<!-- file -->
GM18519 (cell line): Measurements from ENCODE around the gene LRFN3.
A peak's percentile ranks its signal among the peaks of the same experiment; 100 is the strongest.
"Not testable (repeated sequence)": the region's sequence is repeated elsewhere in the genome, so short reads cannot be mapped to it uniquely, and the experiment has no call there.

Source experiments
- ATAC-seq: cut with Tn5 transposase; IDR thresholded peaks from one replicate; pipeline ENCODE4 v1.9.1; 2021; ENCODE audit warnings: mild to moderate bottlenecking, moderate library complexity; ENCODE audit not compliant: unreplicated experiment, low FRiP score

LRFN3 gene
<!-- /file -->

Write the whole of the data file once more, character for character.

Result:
GM18519 (cell line): Measurements from ENCODE around the gene LRFN3.
A peak's percentile ranks its signal among the peaks of the same experiment; 100 is the strongest.
"Not testable (repeated sequence)": the region's sequence is repeated elsewhere in the genome, so short reads cannot be mapped to it uniquely, and the experiment has no call there.

Source experiments
- ATAC-seq: cut with Tn5 transposase; IDR thresholded peaks from one replicate; pipeline ENCODE4 v1.9.1; 2021; ENCODE audit warnings: mild to moderate bottlenecking, moderate library complexity; ENCODE audit not compliant: unreplicated experiment, low FRiP score

LRFN3 gene